Growing up I refused to read Anne of Green Gables because in my mind the “girly-girls” liked to read that book. Never mind that I read almost every other classic children’s book, but I refused to read that one. My friend, Tara, heard me saying that and laughed her head off. Apparently, Anne was not a goody-two-shoes like she was in my head. So a few years ago, I assigned the Anne of Green Gables book club, and Princess LOVED reading the book. The boys were vaguely tolerant, but it made for a great book and a movie night.
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Anne of Green Gables book summary
Anne, with an E, that E is very important, is an orphan. She was accidentally adopted by a family, actually, a brother and sister, who were looking to adopt a boy who could help around the house.
The first book is the story of how she learned to fit into the town, and grew from a young girl, into a mature young woman ready to take on the world.
There are sequels that follow Anne through college, teaching, and early years of marriage, I think, I haven’t read them yet.
But, Tara was right, I quite liked Anne, and just because the girly girls I didn’t get along with liked Anne of Green Gables, doesn’t mean I won’t like it.
Recent Anne of Green Gables controversy
This is only a small controversy, not anywhere near as big as the “Mary Poppins controversy” or the “Huck Finn controversy”. A few years ago Netflix created an Anne of Green Gables series called Anne with an E. First there was a giant outcry of “Why remake this series when you have the most amazing series ever already in existence?” Seriously, on the historical costuming blogs I was reading they were asking why this existed.
Then the series came out.
In the books, you could read it that Anne was abused in her prior foster placements. Anne with an E series creators decided to read that in AND display it in the series.
But, they didn’t warn anyone.
When the new series came out, all the parenting blogs I read blew up, “They should have warned us, there’s abuse of kids in this.” “My adopted child was triggered by this portrayal and the abuse of foster parents.”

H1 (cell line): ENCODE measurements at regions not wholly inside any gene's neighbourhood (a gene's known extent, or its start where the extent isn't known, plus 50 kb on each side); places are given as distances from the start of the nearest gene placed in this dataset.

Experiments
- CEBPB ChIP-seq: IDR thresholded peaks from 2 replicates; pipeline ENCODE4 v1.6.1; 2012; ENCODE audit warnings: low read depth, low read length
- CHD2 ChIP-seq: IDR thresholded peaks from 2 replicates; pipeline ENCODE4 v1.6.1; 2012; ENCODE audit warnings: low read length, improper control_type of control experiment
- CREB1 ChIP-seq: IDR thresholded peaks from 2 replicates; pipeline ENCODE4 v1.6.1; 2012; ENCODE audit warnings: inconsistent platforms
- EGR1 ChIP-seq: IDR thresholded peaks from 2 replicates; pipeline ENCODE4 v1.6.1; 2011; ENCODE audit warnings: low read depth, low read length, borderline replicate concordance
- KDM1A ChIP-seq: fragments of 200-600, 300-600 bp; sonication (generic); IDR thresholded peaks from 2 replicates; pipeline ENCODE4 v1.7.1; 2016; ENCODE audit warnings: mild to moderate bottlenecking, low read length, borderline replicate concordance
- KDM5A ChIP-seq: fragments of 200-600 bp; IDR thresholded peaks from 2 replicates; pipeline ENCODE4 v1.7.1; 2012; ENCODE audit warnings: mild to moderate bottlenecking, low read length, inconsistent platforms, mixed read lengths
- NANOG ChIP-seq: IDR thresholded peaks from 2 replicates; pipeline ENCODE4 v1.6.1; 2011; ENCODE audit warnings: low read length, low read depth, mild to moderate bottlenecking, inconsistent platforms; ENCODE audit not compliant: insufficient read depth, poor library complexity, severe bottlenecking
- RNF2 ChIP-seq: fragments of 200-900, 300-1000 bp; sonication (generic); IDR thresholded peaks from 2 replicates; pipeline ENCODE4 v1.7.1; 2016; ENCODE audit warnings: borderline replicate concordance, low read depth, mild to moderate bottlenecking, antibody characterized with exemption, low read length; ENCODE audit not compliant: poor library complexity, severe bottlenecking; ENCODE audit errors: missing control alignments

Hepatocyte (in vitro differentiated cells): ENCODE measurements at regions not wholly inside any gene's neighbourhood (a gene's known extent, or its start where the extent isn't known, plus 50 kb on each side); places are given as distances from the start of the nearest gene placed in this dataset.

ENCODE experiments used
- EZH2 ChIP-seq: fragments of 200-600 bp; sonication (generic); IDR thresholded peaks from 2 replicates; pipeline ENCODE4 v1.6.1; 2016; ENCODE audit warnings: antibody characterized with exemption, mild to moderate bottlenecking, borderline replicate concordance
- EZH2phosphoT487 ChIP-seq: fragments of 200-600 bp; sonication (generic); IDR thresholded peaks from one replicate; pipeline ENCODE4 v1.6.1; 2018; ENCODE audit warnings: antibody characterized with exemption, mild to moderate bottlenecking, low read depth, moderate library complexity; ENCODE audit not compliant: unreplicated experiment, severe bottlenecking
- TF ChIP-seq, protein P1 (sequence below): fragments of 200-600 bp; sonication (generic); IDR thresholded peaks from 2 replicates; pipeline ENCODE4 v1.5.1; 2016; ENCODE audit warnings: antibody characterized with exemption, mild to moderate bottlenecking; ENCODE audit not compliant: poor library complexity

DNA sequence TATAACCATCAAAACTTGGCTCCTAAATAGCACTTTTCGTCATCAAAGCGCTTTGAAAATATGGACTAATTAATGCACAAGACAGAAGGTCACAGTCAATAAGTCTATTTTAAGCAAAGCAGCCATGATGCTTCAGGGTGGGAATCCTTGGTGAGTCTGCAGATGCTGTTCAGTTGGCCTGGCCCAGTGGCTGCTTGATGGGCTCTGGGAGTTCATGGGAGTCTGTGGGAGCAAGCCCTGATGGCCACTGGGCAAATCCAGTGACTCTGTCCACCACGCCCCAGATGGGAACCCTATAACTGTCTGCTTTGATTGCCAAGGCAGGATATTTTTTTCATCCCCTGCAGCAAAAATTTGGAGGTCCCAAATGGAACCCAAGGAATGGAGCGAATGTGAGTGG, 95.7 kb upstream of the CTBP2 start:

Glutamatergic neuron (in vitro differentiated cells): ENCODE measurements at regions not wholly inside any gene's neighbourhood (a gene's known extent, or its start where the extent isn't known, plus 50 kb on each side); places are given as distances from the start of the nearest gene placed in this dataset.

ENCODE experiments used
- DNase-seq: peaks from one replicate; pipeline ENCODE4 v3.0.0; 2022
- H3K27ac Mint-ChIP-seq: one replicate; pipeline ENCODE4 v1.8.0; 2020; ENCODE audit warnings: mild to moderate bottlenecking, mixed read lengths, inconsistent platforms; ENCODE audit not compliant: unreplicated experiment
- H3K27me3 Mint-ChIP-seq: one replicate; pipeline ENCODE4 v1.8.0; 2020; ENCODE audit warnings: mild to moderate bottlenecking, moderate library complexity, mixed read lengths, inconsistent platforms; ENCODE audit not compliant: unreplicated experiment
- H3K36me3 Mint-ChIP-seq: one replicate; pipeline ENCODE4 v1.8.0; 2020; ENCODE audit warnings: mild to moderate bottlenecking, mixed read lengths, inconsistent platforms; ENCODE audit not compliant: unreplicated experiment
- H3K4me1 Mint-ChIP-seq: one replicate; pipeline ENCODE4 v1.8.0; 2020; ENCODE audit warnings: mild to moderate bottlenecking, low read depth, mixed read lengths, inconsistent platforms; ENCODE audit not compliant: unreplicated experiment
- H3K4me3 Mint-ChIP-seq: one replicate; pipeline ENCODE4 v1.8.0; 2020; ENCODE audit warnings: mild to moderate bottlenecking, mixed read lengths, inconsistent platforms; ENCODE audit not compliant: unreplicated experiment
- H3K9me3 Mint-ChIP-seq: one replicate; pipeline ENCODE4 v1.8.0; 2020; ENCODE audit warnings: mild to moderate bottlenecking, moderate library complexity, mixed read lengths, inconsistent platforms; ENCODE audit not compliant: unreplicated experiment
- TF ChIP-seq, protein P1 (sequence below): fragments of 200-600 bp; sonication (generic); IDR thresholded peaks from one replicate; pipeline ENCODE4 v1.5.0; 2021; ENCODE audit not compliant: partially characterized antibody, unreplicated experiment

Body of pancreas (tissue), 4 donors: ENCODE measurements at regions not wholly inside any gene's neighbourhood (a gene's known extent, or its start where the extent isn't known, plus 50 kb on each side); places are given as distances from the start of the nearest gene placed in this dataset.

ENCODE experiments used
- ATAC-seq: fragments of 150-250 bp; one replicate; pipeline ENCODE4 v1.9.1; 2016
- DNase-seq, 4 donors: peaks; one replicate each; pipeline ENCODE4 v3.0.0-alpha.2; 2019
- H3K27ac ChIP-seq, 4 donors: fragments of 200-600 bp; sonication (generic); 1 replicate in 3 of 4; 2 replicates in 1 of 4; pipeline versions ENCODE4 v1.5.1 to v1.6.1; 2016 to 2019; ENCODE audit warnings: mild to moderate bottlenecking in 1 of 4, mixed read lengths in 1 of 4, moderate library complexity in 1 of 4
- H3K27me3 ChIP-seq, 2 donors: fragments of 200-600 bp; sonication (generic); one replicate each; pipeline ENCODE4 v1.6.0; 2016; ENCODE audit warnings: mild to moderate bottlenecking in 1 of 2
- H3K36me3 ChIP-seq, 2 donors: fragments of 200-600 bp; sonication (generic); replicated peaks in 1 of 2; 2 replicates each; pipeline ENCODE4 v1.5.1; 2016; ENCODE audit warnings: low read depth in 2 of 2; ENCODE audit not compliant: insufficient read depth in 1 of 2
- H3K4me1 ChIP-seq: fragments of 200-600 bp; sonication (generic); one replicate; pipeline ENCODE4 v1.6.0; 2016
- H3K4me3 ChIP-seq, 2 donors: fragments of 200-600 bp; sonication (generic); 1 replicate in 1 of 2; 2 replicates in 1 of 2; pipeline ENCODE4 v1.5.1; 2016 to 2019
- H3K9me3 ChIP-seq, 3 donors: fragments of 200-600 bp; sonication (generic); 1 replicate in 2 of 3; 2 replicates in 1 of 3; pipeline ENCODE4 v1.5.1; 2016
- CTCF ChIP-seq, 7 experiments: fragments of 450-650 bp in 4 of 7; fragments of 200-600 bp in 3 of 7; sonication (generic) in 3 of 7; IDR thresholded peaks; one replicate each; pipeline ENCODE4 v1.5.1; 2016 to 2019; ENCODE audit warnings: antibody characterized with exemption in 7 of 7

I totally get what they’re saying. Netflix wanted to make it gritty and dark, and everyone else was thinking, “That’s not what I think of with Anne of Green Gables.”
I also knew a few people who appreciated that telling and said it helped them discuss hard topics with their kids.
I can see both sides, for us, we didn’t watch the new Netflix series. I know, I personally, would not have dealt well with it. Though, I admit to being curious about it.
Will you watch the (not new anymore) Anne with an E series?
Our Anne of Green Gables Book Club snacks
So, we had some creative fun with coming up with our snacks for this book club. We talked for a bit about what we read in the book, and then we watched the movie, or is it a mini-series? Heading over to Amazon to check on the Anne of Green Gables movie we watched.
Question answered, mini-series.
Huh, I missed getting individual pictures of some of the snacks. If you’re a subscriber, you can see the complete snack list and labels.
- Scrumptious Ice Cream- I got each of the kids individual flavors, and they loved that
- Fried Chicken- we stopped at KFC and picked up some fried chicken
- Shirred Dress- Anne spoke rapturously of the dresses she desired, and of course, we had to make those into snacks, this is our Santa cookie sugar cookie recipe with some pink-ish frosting.
- Puffed Sleeves- we grabbed some kind of Little Debbie sugary snacks, like this Snoball snack, they pretty much only get snacks like this for movies, so they’re always excited by it.
- Crisp Apples- to hear Anne talk about crisp fall apples is quite amusing, she talks about how amazing they are, and how much she can’t wait to try some, you could go on with different apple snacks from this
- Gold Brooch- Nilla wafers, because yummy and I didn’t want to bake something else, I was lazy…
- Romantic Stories- graham crackers with marshmallow fluff and melted chocolate chips, always a popular snack
- Aromatic Flowers- more sugar cookies with pink icing
Anne of Green Gables book club
I didn’t know about it at the time, but there’s a free 7 Sisters Anne of Green Gables study guide.
That being said, we talked about:
- The problems with first impressions and sticking with them
- What happens when your imagination runs away with you
- Difficulties of joining a new community
- What would it be like to be an orphan
More 7th Grade Ideas beyond Anne of Green Gables
- Pride and Prejudice (technically not 7th grade, but my daughter insisted on reading it then)
- Battle of San Jacinto Field Trip
- Create Your Own Country Report
- How do atoms work STEM lesson
- Mary Poppins Book Club
“DSC_6835 Diana Barry, Anne Shirley and Gilbert Blythe relaxing on the grass at the Anne of Green Gables museum, Park Corner, PEI” by Greying_Geezer is licensed under CC BY-NC-SA 2.0
natalie planetsmartypants says
I admit that I have neither read nor watched Anne of Green Gables. I don’t think A read it either – I recall she attempted it a few years back but she was not interested in it then. Maybe this changed now – I should “strew” a book (which we have) for her and see what happens.
I’d be interested to hear her take if she does read it. I do still need to read the sequels.